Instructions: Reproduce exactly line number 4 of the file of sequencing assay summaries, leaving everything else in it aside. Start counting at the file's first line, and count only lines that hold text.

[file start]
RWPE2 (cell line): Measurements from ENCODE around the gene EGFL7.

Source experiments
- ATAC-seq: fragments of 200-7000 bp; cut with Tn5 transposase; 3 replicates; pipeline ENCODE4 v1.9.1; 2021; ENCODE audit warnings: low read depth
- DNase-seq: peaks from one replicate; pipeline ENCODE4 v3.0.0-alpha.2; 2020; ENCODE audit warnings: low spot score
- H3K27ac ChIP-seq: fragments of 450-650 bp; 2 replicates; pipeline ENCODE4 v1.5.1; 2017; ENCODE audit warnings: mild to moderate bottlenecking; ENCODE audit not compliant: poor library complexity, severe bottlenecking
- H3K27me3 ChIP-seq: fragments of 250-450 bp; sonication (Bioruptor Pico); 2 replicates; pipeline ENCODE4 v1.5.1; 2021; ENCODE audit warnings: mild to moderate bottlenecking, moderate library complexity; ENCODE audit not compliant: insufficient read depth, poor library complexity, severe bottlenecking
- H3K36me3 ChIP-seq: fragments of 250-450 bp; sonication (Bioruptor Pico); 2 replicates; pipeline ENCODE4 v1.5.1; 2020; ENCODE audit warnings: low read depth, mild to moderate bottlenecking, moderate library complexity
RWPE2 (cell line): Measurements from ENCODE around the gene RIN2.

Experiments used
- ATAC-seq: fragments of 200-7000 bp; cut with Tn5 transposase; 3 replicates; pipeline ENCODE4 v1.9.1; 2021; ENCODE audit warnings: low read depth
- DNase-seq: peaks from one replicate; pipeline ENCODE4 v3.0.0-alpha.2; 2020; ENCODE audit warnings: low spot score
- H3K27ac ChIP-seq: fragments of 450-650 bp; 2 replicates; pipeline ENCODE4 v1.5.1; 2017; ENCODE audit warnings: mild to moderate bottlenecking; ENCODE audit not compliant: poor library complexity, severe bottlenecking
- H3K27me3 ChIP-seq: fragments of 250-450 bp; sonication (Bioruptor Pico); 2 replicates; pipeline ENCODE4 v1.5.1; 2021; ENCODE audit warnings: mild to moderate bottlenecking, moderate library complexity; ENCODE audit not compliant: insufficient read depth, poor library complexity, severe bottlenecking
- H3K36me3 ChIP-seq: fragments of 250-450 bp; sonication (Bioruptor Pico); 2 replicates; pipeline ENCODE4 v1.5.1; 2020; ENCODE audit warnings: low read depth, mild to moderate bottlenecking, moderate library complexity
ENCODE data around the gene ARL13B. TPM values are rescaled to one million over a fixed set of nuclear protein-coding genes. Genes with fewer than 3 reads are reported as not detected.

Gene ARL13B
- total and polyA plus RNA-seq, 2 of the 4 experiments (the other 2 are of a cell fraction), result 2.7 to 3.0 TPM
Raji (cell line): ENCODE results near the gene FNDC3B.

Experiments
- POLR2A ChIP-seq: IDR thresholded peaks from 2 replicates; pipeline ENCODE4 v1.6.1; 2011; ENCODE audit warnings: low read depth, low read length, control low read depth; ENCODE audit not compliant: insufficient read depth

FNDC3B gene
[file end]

- DNase-seq: peaks from one replicate; pipeline ENCODE4 v3.0.0-alpha.2; 2020; ENCODE audit warnings: low spot score